- Says CMMI programs aren't working; have 'failed to deliver.'
This article first appeared June 07, 2018 on Medpage Today.
By Cheryl Clark
WASHINGTON -- The Obama-era strategy to move the healthcare system from volume to value is too complicated and isn't working well, a Trump administration health official said here Wednesday.
The volume-to-value push has resulted in "a big sprawling complicated series of byzantine programs that few people understand" and it "sucks more value out of the system than it delivers," Joseph Grogan, associate director for health programs for the Office of Management and Budget (OMB), said at the start of a three-day conference on accountable care organizations (ACOs), bundled payments and MACRA. The OMB oversees $3 trillion in healthcare spending.
Grogan took specific aim at the Center for Medicare & Medicaid Innovation (CMMI), a division of the Centers for Medicare & Medicaid Services (CMS) created by the Affordable Care Act. He said his office recently sent a rescission package that includes an $800 million cut from what Congress has appropriated to CMMI, "because so far, CMMI has failed to deliver."
Take, for example, CMMI's experiment with ACOs -- groups of doctors and hospitals working together to deliver high-quality, low-cost care to a defined group of patients. When the Congressional Budget Office scored ACOs in 2011, it estimated that the ACO model called the Medicare Shared Savings Program "would save $4.9 billion over 10 years," Grogan said. But so far, programs using that model have cost over $384 million, according to CMS actuaries.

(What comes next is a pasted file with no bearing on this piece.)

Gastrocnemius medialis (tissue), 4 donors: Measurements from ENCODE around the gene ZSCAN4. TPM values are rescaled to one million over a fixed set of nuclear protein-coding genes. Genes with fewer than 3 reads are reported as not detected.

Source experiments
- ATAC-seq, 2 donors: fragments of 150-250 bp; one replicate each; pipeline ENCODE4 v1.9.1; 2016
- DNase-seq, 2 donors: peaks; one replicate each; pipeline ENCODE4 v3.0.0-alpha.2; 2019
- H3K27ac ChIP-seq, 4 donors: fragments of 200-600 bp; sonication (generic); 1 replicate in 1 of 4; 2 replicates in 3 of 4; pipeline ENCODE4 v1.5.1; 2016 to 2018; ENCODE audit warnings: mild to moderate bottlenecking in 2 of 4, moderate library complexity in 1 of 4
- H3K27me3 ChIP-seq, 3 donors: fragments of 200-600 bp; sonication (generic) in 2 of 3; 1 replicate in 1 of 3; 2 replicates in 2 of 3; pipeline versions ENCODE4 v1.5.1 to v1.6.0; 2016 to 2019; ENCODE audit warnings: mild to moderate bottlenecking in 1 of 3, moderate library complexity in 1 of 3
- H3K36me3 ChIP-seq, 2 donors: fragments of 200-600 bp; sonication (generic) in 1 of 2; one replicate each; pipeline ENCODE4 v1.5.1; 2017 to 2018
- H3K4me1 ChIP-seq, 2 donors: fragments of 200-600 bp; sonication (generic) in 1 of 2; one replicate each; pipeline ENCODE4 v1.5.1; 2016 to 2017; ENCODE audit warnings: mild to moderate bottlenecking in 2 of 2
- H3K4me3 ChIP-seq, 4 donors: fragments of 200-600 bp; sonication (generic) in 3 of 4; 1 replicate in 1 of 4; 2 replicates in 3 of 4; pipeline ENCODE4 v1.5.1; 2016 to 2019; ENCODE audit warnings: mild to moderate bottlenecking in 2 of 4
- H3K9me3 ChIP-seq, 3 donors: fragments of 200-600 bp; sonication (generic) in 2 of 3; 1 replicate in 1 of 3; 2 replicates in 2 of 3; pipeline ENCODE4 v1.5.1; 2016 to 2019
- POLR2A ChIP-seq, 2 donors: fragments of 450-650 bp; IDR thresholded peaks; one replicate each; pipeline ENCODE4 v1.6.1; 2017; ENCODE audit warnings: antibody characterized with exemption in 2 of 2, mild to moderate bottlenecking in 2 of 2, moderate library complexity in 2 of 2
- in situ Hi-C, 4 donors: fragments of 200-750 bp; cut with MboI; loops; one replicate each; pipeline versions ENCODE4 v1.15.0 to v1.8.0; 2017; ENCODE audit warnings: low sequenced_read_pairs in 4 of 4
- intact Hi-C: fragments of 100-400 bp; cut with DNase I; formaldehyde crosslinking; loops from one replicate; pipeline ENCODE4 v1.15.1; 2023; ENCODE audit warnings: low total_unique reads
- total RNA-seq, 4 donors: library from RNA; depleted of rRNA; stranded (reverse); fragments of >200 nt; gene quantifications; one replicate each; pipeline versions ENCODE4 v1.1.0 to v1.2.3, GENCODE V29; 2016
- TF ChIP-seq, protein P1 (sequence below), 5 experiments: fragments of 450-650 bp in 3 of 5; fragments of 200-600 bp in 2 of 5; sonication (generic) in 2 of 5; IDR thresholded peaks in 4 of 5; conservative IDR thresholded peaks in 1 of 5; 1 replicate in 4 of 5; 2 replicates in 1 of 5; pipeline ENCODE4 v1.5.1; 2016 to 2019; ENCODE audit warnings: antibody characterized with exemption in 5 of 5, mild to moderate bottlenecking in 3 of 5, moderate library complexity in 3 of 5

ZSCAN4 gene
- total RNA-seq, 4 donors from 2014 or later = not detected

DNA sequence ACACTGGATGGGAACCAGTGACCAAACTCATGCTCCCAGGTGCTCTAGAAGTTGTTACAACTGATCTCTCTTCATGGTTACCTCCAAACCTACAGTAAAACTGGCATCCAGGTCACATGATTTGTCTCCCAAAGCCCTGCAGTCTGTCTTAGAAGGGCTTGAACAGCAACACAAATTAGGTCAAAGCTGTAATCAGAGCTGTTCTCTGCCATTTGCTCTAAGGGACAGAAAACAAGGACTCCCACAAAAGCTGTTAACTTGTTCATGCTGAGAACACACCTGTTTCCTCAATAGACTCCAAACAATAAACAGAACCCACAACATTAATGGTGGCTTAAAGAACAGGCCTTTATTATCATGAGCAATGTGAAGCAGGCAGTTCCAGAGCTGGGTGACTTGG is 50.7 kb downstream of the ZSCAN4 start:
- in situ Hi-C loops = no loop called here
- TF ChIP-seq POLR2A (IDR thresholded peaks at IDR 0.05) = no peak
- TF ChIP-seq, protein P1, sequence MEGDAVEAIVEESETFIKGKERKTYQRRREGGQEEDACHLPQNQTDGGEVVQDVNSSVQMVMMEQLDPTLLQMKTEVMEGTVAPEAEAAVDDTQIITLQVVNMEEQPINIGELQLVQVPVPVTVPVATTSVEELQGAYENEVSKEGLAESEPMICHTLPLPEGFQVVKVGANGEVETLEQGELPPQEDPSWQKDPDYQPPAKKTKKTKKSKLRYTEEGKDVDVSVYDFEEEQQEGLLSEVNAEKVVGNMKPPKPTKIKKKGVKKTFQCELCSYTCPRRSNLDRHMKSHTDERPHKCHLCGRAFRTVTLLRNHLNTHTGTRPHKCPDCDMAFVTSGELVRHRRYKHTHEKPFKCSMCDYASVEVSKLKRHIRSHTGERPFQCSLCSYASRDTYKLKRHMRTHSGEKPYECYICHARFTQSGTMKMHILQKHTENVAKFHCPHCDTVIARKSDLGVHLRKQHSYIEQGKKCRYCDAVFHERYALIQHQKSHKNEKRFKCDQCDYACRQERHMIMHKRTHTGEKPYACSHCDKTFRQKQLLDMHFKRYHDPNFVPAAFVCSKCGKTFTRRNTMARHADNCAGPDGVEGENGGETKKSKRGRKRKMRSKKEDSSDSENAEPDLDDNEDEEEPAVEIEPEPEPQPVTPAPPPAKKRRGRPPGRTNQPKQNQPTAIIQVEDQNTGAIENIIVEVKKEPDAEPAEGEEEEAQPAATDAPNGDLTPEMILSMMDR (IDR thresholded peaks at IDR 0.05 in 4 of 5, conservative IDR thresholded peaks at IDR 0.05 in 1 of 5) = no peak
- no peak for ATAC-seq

"There were a lot of broken promises and failed estimates in the ACA. But the hope and promise of these complicated value designs is certainly one of them," he added.
In effect, these designs are trying to get doctors and hospitals to act more like insurance companies, absorbing any losses if their enrollees and beneficiaries end up using too many expensive services, Grogan said. But the complexity of these program designs has become overwhelming.
The Trump administration, he said, is trying to reduce reporting requirements, use broader claims data, begin to move toward passive data collection efforts, "and see if we can get people to spend less time treating codes and entering on an iPad, and concentrate more on the patient."
One problem is the way defenders of these models have tried to justify them, saying the metrics used are unfair, and if different data were used, the picture would be different, Grogan said. "If we're constantly using counterfactuals to evaluate (the programs) and waiting for another study to bear out ... They'll never be termed as failures."
Under the current system, he said, it takes 18 months for a new model to get off the ground at CMMI because it must work through at least six different government offices. "Is that because we can't find simple examples of waste to be wrung out of the system, with $1.3 trillion in healthcare spending, there's no low-hanging fruit?"
Solutions are on their way under CMMI's new director, former Landmark Health CEO Adam Boehler, appointed in May by HHS secretary Alex Azar, Grogan said. "He understands the need for simple high-impact models that can be stood up quickly and deliver value to taxpayers," or be shut down fast if they don't work.
One example of Azar's efforts to improve the system is drug pricing proposals designed to reduce costs, which "may be the most promising area for value to be captured from the system," Grogan said.